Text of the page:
Spiral staircases may seem to many as a modern trend in home design, but they date back hundreds of years as a result of their functionality and visual appearance. Today, spiral staircases are available to almost anyone with their various sizes, materials and ‘build your own’ kits.
History of spiral staircases
Spiral staircases date back to medieval times, where they were used in castles and made from stone. Spiral staircases were used as a clever defence mechanism. They would usually be wound in a clockwise direction in order to give the defender an advantage. As swordsmen were typically right-handed, the attacker would be impaired by the position of the central pole of the staircase.
In addition, because they were so narrow, spiral stairwells only allowed for one person to ascend or descend at a time. This meant that if fifty men were attacking one defender, the fight would still be one on one.
Why choose a spiral staircase?
Today though, there is very little need for a strategically advantageous staircase, yet spiral staircases remain highly popular for a number of other reasons:
One of the main advantages of spiral staircases is that they take up less space than straight stairs. Per square foot, a straight staircase can take up almost double the amount of space. It is a common misconception that spiral staircases are steeper than straight staircases; in fact, they must comply with the same building regulations as straight staircases regarding rise.
These regulations state that the maximum angle of pitch of a stairway should not exceed 42º at a private residence and 38° at a public property. Furthermore the maximum rise and going for a private staircase is 220mm regardless of type, so spiral staircases are no steeper than any other kind.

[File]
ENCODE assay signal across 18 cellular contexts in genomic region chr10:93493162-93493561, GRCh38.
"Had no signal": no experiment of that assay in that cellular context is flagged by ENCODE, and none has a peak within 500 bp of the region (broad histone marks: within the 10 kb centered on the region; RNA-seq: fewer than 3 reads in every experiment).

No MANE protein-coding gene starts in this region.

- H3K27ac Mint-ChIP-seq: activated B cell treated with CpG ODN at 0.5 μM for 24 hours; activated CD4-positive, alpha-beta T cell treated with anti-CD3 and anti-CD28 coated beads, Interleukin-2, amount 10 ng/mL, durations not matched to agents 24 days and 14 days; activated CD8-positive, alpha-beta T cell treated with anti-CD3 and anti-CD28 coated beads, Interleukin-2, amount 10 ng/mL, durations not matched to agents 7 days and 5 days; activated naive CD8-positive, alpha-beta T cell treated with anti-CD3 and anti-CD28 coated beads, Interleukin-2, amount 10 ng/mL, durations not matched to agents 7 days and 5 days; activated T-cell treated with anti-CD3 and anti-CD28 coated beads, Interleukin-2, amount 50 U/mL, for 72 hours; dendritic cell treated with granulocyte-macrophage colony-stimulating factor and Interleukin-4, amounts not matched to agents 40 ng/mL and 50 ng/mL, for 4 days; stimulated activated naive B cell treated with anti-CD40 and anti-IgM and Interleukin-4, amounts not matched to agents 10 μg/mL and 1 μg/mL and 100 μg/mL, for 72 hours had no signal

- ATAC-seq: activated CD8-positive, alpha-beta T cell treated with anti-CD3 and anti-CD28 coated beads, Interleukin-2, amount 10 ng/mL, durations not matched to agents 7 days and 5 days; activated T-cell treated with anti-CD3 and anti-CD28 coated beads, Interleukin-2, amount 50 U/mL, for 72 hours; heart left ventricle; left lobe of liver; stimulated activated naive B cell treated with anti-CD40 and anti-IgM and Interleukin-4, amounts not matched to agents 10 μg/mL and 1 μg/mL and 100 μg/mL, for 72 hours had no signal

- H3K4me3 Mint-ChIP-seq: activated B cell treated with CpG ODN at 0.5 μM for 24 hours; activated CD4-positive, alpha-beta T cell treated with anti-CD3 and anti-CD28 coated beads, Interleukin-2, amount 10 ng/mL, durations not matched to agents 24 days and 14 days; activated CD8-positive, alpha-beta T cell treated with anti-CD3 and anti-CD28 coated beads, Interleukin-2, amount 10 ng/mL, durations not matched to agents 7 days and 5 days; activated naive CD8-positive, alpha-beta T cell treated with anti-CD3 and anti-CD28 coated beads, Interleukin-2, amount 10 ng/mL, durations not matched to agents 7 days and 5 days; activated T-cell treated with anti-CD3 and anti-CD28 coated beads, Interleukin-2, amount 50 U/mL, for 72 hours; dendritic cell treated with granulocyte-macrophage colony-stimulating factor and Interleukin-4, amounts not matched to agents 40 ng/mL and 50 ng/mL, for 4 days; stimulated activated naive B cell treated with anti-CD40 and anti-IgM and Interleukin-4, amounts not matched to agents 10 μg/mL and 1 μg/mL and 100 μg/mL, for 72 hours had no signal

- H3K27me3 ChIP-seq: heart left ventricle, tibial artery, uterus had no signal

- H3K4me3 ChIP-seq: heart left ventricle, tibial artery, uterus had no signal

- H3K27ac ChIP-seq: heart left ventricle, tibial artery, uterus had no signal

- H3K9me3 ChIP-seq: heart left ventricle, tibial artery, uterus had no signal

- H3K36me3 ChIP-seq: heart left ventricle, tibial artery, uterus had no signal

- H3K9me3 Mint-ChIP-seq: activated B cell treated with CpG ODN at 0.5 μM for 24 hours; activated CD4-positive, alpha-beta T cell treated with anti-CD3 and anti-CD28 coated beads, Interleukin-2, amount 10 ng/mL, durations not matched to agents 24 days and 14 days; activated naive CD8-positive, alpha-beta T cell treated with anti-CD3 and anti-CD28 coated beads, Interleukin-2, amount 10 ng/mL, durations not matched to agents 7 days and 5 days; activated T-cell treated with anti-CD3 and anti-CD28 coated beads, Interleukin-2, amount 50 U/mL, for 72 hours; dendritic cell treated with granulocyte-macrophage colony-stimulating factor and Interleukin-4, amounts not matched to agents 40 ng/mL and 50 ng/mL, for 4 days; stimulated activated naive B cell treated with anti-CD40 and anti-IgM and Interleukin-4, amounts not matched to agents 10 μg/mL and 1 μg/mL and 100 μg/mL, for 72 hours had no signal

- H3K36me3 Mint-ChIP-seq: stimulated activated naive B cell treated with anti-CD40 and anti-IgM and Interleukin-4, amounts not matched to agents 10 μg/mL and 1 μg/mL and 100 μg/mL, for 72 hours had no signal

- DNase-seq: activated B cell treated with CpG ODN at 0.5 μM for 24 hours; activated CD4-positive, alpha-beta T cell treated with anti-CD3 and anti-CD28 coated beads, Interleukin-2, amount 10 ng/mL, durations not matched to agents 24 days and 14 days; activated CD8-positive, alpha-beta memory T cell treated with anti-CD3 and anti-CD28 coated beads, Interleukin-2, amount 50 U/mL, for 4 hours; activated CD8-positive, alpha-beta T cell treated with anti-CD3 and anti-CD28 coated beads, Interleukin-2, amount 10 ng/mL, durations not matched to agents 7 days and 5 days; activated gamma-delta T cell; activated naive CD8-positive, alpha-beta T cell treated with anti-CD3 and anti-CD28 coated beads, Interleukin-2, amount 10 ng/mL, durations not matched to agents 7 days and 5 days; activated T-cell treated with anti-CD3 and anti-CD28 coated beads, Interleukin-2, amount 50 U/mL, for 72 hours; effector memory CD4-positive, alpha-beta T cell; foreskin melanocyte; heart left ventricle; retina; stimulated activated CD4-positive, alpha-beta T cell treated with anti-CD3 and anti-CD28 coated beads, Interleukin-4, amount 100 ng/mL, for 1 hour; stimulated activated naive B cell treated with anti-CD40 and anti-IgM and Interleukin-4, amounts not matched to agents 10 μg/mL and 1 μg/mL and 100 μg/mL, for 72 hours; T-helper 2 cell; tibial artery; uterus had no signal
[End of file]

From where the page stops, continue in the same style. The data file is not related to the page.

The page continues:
As spiral staircases do not take up as much room, they can fit into areas where a straight staircase is not an option. They can fit into practically any corner, making them ideal for use into areas such as cellars and lofts where space is limited.
There are a number of ways in which you can customise a spiral staircase to suit any home. They can wind clockwise or anti-clockwise and have either open or closed treads, whichever best suits your space. They can also be made out of a number of different materials including wood, metal and glass, and are available in multiple colours. So whether your home is modern or traditional, you can find a spiral staircase to fit any interior.
A metal spiral staircase can be used indoors or outdoors as long as the metal is protected. They can be made out of lots of different metals including steel, aluminium and iron and can be a stylish way to connect a deck or balcony to ground level, without blocking any views you may have.
Metal staircases are low maintenance, as they are resistant to changes in temperature and humidity. Furthermore, metal is extremely durable so it will last a long time even in outdoor conditions or in areas of high traffic.
– Visual appearance
One of the main attractions of a spiral staircase is its appearance. Spiral staircases make a home unique, adding character as well as value. Although you may not be considering moving home, adding a feature such as a spiral staircase can give your home the edge over others and increase its value. The right spiral staircase can provide the wow factor and this is why they are often used in grand design and restoration projects.
Metal staircases, in particular, can be customised due to the flexible nature of metal which allows it to be moulded to create both modern and traditional styles. Metal also works well with other materials. Combining materials such as wood and glass can be a perfect way to create a bespoke staircase for your home.